According to thepublic protector's report, Ajay Gupta boasted to Deputy Finance Minister Mcebisi Jonas that his family had made R6 billion from the South African State and wanted to increase this amount but complained that National Treasury posed a stumbling block.
According to thepublic protector's report, Ajay Gupta boasted to Deputy Finance Minister Mcebisi Jonas that his family had made R6 billion from the South African State and wanted to increase this amount but complained that National Treasury posed a stumbling block.

Gupta can of worms could drag Zuma down

By Siyabonga Mkhwanazi Time of article published Oct 17, 2016

Share this article:

Parliament - The all-out war between Finance Minister Pravin Gordhan and the Guptas could drag President Jacob Zuma down. 

Gordhan filed an explosive affidavit in the Pretoria High Court warning he could not get involved in banks closure of the Guptas' accounts.

Gordhan has cited the family, its companies, the SA Reserve Bank and the four major banks as interested parties in his court application. The banks cut ties with the Guptas earlier this year after allegations of state capture emerged.

The banks which closed the Guptas' accounts might be called to give evidence in Gordhan’s high court application.

On Sunday, the EFF and DA said the Guptas must be charged for various crimes, among them money laundering, fraud and racketeering.

The EFF laid criminal charges against the Gupta family, specifically Atul, Ajay and Rajesh Gupta, and all the directors of their companies, including President Jacob Zuma’s son Duduzane, at Rosebank police station in Joburg on Sunday.

DA MP David Maynier said he would lay further charges in Cape Town this week, after he first lodged a criminal complaint against the Gupta family in March.

Efficient Group chief economist Dawie Roodt said on Sunday that it was possible that the four major banks that closed the Guptas' accounts could give evidence in Gordhan’s case.

“The banks may be asked to give more evidence,” he said.

The other question that needed to be asked was whether Jacob Zuma had been incriminated. “Can the president be implicated in this in one way or another? The president is close to the Guptas,” Roodt said.

“The president may not be implicated financially but he may be implicated in another level,” he added.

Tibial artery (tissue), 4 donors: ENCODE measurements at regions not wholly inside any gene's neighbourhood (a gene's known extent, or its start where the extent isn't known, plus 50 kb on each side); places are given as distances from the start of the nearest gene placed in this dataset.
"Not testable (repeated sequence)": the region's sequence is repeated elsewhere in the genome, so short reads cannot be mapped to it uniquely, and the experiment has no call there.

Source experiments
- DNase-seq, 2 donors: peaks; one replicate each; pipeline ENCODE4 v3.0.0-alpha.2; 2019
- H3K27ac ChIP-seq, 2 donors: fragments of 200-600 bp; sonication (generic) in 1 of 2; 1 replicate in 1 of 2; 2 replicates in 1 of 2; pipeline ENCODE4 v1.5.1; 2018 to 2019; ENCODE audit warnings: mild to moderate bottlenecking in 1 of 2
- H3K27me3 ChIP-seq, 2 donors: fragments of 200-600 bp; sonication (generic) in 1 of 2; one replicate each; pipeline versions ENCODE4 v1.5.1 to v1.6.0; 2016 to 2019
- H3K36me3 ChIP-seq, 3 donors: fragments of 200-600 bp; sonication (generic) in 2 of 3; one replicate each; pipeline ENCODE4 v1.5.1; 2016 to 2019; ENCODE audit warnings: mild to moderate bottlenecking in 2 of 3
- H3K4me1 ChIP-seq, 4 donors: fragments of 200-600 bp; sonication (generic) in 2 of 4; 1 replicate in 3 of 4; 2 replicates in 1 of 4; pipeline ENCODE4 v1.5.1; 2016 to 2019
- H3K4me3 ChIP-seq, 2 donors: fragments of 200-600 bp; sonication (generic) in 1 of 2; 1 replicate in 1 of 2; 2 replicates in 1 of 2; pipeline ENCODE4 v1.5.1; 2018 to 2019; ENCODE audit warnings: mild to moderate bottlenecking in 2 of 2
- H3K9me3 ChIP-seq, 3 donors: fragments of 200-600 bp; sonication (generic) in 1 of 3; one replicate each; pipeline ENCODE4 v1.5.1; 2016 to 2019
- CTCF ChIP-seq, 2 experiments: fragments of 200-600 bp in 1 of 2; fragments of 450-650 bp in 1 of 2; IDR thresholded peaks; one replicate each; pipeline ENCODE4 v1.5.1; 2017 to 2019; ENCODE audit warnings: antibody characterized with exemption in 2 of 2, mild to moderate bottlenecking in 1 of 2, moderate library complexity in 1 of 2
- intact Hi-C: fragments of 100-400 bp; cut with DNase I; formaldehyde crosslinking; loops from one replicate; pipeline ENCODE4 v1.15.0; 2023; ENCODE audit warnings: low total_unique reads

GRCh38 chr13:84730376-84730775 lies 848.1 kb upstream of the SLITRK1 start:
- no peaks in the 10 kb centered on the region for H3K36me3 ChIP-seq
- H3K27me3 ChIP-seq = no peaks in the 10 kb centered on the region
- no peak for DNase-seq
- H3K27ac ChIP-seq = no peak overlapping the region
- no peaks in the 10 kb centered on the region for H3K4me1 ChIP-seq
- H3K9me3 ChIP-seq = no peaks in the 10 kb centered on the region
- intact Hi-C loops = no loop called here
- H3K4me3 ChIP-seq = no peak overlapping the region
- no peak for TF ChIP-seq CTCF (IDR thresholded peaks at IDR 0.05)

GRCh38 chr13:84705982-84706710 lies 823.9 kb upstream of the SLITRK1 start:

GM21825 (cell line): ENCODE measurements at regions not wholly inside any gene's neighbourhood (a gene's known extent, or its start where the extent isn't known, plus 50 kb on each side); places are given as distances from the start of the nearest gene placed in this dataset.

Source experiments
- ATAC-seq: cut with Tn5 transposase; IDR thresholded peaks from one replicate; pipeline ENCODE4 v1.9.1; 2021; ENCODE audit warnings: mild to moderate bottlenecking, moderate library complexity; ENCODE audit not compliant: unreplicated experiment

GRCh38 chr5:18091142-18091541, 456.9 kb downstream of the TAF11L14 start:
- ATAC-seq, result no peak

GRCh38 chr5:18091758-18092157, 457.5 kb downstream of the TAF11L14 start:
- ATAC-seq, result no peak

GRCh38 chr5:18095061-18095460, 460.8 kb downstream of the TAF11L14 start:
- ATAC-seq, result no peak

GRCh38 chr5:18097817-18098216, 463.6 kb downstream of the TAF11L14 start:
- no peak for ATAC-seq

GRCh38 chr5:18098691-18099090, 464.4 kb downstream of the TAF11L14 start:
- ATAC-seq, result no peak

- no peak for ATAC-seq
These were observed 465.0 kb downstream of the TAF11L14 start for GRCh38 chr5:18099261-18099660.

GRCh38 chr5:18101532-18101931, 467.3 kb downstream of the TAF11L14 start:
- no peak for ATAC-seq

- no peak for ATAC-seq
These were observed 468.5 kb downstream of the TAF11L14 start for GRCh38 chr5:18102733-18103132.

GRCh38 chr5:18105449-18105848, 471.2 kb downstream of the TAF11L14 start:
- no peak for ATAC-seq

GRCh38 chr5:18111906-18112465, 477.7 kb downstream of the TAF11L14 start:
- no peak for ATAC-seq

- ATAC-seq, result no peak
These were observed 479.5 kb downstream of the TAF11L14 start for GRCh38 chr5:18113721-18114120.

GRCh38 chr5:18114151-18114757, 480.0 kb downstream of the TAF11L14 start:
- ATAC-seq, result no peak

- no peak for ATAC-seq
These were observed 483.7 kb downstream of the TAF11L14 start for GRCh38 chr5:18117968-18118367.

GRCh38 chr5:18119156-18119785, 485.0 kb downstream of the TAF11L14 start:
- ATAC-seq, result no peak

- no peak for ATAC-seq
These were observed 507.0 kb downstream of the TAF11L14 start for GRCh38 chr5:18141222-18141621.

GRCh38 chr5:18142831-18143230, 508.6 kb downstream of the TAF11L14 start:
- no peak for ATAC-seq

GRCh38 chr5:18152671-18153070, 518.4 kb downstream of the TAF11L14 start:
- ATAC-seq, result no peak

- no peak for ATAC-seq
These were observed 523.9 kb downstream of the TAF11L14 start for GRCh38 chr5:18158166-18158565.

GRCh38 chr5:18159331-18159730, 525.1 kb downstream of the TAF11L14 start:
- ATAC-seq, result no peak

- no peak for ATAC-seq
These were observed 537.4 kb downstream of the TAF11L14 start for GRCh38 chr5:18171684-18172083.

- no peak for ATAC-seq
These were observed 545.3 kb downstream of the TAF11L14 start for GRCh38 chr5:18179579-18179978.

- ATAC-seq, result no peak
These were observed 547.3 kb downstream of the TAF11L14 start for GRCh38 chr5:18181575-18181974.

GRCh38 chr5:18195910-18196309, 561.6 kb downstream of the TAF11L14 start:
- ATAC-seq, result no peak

Zuma has in the past denied any corrupt relationship with the family, and told Parliament the Guptas were his friends.

But Roodt said the true picture may emerge out of this court battle.

He said the fight between Gordhan and the Guptas could provide information about the extent of Zuma's knowledge about some of the dealings. 

Zuma has also denied in Parliament the EFF's claims he had transported money for the Guptas from South Africa to Dubai.

EFF leader Julius Malema said in his state visit recently, Zuma loaded suitcases packed with R7 billion in his jet from South Africa to Dubai for the Guptas.

It was recently reported the family was planning to relocate to the United Arab Emirates. They were said to have bought a mansion there. The family indicated a few months ago that they would sell their South African businesses by the end of the year.

The Guptas and Zuma have denied Malema's allegations.

Malema repeated this allegation on Thursday at a media conference in Joburg.

He called on law enforcement agencies to investigate the matter.

DA leader Mmusi Maimane said on Sunday they would table a motion in Parliament this week to debate the protection of the National Treasury.

He said the Treasury had been under attack from the Guptas and the Zuma faction in the ANC.

He called on ANC chief whip Jackson Mthembu to urge his caucus to support their motion on the Treasury.

Former ANC MP Vytjie Mentor also accused the Guptas of racketeering and money laundering.

She said she was not surprised by Gordhan’s affidavit as it highlighted the level of corruption between Zuma and the Guptas.

But the Guptas have denied any wrongdoing in the transactions.

Ajay Gupta has said there were no suspicious transactions in their accounts as alleged by Gordhan in his affidavit.

 The Treasury on Sunday released Gordhan’s declaratory relief application in which he explained that he couldn't intervene in the matter of the banks and the Guptas. 

The minister listed 72 suspicious transactions in his affidavit in the high court. The money had been transferred without either reason or explanation.

In his application, Gordhan said the banks had every right to close the family's accounts.

“The continued public assertions that the registered banks within the regulatory environment in South Africa acted for no adequate reason, irregularly and indeed for improper reasons in closing the accounts are harmful to the reputation for integrity of South Africa’s financial and banking sectors,” he said.

The Guptas have not gone to court to fight the matter.

Zuma has denied any corruption in his involvement with the Guptas.

Gordhan’s explosive affidavit came a few days after the National Prosecuting Authority charged him with fraud.

But that has been dismissed as a smokescreen - the real intention being to get him out of the Treasury.

Gordhan has been at the Treasury for 10 months after he made a dramatic return following a spectacular flop by Zuma in trying to appoint Des van Rooyen as finance minister. Van Rooyen lasted just four days in the position.

Gordhan had refused to answer detailed questions on the Guptas in Parliament.

The National Treasury has been at the centre of the investigations of some of their companies.

One of these companies was Tegeta, which was investigated in connection with its coal contracts with Eskom. This led to a public spat after the Treasury said Eskom had refused to hand over documents it required to investigate the Gupta firm.

Political Bureau

Share this article: